US President George W. Bush has finally done what really needed to be done - he has approved a partial emergency loan program for the US auto industry, amounting to some $17.4 billion US in loan guarantees to General Motors and Chrysler. At the moment Ford says it doesn't need such assistance, but it has asked for a line of credit in case things tighten up unexpectedly.
Interesting that the main opposition seems to be coming from two senators from Kentucky - which just happens to be home to a Toyota assembly plant.
This decision also triggers the Ontario and Canadian federal governments' plan which kicks in another four billion, disproportionate compared to the relative size of the countries, but about right with respect to the relative size of the industries - Canada does about 20 percent of auto production between the two countries.
Various constraints have been placed on the companies. They have to show progress in restructuring, cutting costs, etc.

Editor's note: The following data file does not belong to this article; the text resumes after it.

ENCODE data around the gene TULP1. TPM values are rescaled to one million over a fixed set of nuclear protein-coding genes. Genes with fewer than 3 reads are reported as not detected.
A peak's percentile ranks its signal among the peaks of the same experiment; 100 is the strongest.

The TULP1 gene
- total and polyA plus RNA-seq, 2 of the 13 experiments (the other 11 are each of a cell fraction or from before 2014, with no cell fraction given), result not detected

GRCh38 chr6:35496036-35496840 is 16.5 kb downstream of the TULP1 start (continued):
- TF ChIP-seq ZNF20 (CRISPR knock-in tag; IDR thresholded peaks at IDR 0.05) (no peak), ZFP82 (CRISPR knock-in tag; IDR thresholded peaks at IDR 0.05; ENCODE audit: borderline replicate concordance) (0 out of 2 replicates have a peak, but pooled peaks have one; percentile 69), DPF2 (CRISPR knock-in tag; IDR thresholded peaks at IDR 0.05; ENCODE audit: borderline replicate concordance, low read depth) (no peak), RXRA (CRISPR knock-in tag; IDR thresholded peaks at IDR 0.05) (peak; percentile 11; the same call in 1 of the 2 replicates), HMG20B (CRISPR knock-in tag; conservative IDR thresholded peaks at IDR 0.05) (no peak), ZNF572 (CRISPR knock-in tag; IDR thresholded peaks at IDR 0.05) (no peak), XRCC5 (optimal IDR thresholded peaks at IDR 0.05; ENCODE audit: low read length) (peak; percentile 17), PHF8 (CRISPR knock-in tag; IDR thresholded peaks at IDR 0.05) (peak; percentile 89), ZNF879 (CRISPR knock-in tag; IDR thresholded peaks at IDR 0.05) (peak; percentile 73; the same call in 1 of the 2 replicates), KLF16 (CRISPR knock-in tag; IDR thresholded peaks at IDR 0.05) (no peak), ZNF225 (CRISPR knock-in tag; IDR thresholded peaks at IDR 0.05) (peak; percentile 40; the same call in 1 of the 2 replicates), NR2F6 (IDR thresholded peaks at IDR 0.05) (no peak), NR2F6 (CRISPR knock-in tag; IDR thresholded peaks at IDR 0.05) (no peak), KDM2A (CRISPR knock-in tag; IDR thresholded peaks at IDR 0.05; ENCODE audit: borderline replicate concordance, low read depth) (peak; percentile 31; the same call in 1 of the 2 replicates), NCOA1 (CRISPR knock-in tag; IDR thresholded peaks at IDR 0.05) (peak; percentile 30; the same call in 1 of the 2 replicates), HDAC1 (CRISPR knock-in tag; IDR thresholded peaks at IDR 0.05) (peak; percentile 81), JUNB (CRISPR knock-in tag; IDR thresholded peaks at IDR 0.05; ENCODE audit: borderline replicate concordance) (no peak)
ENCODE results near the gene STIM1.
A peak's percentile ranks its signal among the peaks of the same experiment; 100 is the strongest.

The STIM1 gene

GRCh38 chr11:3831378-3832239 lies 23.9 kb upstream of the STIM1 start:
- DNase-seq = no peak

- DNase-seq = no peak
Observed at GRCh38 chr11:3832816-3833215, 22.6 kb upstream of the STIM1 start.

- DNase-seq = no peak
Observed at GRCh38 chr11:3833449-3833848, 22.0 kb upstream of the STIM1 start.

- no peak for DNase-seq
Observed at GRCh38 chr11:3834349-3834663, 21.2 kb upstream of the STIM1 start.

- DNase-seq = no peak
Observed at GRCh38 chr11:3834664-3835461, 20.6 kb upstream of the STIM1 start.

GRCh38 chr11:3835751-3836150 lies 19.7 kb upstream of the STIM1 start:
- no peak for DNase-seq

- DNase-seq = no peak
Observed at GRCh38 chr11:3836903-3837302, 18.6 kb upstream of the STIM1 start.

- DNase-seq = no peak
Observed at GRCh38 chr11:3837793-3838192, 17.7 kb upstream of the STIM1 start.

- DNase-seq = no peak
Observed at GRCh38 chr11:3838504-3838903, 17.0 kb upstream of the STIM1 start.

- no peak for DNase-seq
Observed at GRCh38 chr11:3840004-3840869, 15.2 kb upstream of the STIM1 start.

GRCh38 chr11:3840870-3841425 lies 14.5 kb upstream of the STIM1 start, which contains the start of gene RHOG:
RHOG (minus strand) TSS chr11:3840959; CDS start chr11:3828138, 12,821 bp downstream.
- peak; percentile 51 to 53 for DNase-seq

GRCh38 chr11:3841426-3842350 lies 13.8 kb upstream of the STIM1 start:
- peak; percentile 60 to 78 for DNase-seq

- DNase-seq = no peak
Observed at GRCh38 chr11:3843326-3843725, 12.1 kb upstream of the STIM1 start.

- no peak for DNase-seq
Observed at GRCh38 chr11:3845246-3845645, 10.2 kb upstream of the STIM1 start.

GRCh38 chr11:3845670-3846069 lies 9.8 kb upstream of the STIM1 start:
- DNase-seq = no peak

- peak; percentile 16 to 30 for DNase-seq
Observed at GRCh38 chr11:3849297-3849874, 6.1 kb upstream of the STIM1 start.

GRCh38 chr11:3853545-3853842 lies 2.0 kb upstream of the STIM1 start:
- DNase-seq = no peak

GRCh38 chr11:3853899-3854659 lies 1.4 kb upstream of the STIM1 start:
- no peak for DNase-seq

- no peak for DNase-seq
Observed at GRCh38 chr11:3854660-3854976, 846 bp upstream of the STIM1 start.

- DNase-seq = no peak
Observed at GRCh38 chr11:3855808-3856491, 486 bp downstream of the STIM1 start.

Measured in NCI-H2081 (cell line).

The fact is that much of this has already been done. Plants have been shuttered, white- and blue-collar workers are now walking the streets by the thousands.
As various analysts have pointed out, the actual labour rates in import-branded and domestic-branded assembly factories aren't that different any more.
And labour as a component of the overall cost of the car isn't all that significant anyway.
Michigan governor Jennifer Granholm - too bad she's Canadian-born; otherwise, she probably would be the vice-president-elect - noted that the new UAW contact signed last year reduced starting wages in auto plants by half, and implemented a new health care benefits system which reduces long-term obligations on the companies.
The problem there is that there won't be many new jobs in the industry; it's looking after the older and retired workers that is the nub. This is almost exclusively an issue with older, domestic-branded plants which helped build the economy which all players old and new have prospered in. This emergency plan does nothing to help that.
But as the old office wall motivational poster approximately reads, "when you're up to your butt in alligators, it's hard to remember that your original objective was to drain the swamp".
The domestic industry is up to its butt in alligators. These plans should shoo them off for a while; let's hope they can start draining that swamp right smartly.